Russians Target Australian Campaigners 

by Laurie Kazan-Allen



The leadership role of Australian campaigners in the struggle to eradicate the asbestos hazard in the Asia-Pacific region has not gone unnoticed. The latest newsletter (April 2024) issued by Uralasbest – Russia’s second biggest asbestos conglomerate – condemned Australia for its “sophisticated” efforts to “destroy the chrysotile (white) asbestos industry” via the UN’s Rotterdam Convention and its attempt “to add two negative paragraphs on chrysotile asbestos to the text of the Resolution on Chemicals” at the most recent meeting of the UN Environment Assembly.1 A post last week on the Facebook page of the Cambodian Ministry of Land Planning, Architecture and Construction will almost certainly further inflame Russia’s asbestos lobbyists:

“The Ministry of Land Planning, Architecture and Construction (of Cambodia) will work with the Australian Government to completely eliminate the use of asbestos in construction and urban planning to improve citizens’ quality of life. The leadership of the Ministry of Land Planning, Architecture and Construction spoke in a meeting with the representatives of Australia Asbestos and Silica Safety and Eradication [Agency] (ASSEA) led by His Excellency Pablo Kang, the Head of the Australian Embassy in Cambodia on the morning of May 16, 2024.”2


Front page of the April 2024 issue of the Uralasbest newsletter: the “Asbestos Worker”.

Alongside the attacks on Australia, the April issue of the Uralasbest newsletter (dubbed the “Asbestos Worker”)3 featured positive company news and personal testimonies of smiling workers with front page headlines such as:

  • “Young people choose Uralasbest” (about Uralasbest excavator driver Roman Zemov);
  • “Work for life” (detailing the company’s latest advertising campaign in Asbestos City utilizing the strapline “Work for life”);
  • “Distinguished guests at the plant” (describing the March 26 visit to the Uralasbest facility by a delegation from Cambodia to learn about the “safe production and use of chrysotile asbestos”).4

The tone and content of Uralasbest’s monthly communiqués – dozens of which can be accessed covering the years 2015-2024 – are reminiscent of “the Firefly,” a 20th century publication by Britain’s largest asbestos conglomerate: Turner & Newall (T&N). According to historian Geoffrey Tweedale:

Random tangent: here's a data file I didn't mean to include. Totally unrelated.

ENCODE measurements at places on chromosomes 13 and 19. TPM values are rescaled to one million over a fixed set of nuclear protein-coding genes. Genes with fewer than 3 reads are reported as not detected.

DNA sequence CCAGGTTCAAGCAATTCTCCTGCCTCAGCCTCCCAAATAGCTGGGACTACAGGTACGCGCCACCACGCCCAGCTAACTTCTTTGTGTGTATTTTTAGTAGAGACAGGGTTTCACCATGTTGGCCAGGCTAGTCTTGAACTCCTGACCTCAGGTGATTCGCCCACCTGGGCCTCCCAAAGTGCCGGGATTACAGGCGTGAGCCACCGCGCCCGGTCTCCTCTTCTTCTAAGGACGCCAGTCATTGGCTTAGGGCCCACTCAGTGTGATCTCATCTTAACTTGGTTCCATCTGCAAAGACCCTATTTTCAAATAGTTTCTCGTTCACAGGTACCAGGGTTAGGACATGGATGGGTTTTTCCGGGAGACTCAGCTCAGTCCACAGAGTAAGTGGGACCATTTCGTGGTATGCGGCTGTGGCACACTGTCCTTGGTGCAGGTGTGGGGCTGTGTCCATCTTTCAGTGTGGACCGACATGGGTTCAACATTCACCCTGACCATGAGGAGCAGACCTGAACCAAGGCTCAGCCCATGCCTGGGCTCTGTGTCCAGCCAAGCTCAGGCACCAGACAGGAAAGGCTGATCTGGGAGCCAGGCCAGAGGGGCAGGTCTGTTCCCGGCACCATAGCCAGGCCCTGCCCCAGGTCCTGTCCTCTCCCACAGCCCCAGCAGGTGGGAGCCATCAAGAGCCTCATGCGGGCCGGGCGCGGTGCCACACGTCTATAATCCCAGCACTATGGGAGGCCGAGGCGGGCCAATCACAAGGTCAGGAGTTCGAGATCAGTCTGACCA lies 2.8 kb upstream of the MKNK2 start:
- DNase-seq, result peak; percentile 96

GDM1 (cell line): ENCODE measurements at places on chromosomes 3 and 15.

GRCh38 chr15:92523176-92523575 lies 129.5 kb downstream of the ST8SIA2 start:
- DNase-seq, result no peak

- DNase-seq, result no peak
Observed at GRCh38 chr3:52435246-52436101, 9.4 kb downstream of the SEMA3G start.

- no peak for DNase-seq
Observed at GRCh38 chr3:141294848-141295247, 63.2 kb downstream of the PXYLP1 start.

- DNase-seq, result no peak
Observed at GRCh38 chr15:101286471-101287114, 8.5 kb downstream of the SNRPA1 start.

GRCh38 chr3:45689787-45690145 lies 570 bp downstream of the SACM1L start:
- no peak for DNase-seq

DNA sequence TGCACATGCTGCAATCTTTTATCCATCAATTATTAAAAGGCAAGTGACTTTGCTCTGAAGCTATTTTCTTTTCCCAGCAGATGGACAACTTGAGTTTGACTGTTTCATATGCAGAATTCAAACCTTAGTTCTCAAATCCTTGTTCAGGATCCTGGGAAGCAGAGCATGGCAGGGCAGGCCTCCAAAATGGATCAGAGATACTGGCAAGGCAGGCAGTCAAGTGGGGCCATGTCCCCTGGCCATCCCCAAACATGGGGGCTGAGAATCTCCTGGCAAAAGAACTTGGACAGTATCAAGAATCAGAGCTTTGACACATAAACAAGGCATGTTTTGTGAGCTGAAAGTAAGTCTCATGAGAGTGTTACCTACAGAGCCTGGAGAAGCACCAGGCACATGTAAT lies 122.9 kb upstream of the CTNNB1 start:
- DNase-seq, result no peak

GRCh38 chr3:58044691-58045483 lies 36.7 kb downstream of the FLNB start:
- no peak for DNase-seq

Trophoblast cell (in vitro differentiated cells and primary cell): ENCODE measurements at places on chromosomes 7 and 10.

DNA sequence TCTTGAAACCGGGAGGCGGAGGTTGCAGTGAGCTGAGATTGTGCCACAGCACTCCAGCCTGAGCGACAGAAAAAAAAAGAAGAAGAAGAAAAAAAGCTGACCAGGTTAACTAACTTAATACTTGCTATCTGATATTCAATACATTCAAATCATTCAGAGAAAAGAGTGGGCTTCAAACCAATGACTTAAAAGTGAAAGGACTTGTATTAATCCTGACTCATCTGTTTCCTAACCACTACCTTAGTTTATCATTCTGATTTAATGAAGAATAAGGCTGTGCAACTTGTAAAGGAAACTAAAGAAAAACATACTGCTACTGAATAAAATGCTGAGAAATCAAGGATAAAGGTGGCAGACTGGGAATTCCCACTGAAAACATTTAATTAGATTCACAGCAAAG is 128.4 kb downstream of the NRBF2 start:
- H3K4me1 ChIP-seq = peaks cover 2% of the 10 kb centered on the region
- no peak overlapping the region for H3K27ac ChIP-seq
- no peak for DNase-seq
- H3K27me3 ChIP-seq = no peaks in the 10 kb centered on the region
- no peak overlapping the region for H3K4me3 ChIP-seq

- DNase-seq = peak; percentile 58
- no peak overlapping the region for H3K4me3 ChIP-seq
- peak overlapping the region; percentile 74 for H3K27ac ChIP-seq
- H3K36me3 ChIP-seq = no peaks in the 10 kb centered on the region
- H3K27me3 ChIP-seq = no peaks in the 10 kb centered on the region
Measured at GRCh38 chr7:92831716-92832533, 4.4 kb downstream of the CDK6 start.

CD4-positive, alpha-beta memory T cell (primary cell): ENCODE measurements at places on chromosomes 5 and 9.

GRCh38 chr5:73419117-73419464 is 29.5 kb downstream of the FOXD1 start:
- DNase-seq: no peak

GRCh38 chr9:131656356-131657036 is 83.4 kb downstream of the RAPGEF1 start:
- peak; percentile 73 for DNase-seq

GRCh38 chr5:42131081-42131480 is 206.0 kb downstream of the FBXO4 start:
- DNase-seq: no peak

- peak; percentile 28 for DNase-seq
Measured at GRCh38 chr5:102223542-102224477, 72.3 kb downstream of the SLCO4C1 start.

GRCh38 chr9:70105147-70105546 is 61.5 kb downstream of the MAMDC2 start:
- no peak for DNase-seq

“Workers were also kept in the dark and Turner and Newall did little to publicize the health hazards of asbestos. The quarterly staff magazine, Firefly, which was launched in 1952, contained no mention of asbestos diseases or any health warnings during its entire publication run until 1968… in its Christmas 1952 issue Firefly profiled on its cover and inside story Roberts’ (J.W. Roberts, a T&N subsidiary) longest-serving employee, Bill Jagger, a 47-year-old storekeeper. It did not mention why he was working in the stores – he had been suspended in 1946 with asbestosis. The next issue carried brief news of his death in January 1953 from asbestosis and lung cancer – another fact not mentioned.” 5

To say that the mindset of Russian asbestos propagandists is skewed is to state the obvious. Their attempts to create alternative realities are never-ending; in one such fantasy, the supply of Russian asbestos is a life-saving humanitarian gesture of significant benefit to poorer populations. Where health and safety campaigners see greed and malfeasance, industry lobbyists see a multimillion-ruble cash cow.

Considering the attitude and objectives of the team responsible for “the Asbestos Worker,” one can but wonder how coming issues will spin this month’s (May 2024) Australian outreach initiatives in Laos and Vietnam – the purpose of which was to “provide clinical training to local health professionals to improve the diagnosis of asbestos-related diseases and build in-country capacity to manage the ongoing diagnosis of these diseases.”6


Asbestos Medical Training Initiative in Vientiane, Laos, May 8, 2024. Photo courtesy of APHEDA.


Australian and Vietnamese experts and medical staff in front of the Lung Hospital in Hanoi, May 15, 2024. Photo courtesy of APHEDA (Enlarge image).

If I were asked to predict the likely outcome, I’d venture a guess that none of the sessions or contributions made by the experts, researchers and clinicians in Vientiane and Hanoi during the Spring 2024 two-week Australian mission would be reported in the pages of the Asbestos Worker. If they were, readers might question why doctors and scientists in those countries needed medical training at all considering Uralasbest’s reassurances that the manufacture and use of asbestos products are “safe.”7 Why indeed?

May 20, 2024


1 16 апреля - Международный день защиты хризотила [April 16 - International Day for the Protection of Chrysotile]. Uralasbest newsletter the ‘Asbestos Worker,’ published on April 4. 2024, p. 2.
Outcomes adopted at the sixth session of the UN Environment Assembly (UNEA-6). March 1, 2024.,The%20sixth%20session%20of%20the%20UN%20Environment%20Assembly

2 Facebook page of the Cambodian Ministry of Land Planning, Architecture and Construction. May 16, 2024.

3 Uralasbest newsletter digest. Accessed May 16, 2024.

4 Uralasbest April 2024 Newsletter.

5 Tweedale, G. Magic Mineral to Killer Dust. 2000.

6 Meet the ADDRI A-Team. May 7, 2024.

7 Uralasbest April 2024 Newsletter.



       Home   |    Site Info   |    Site Map   |    About   |    Top↑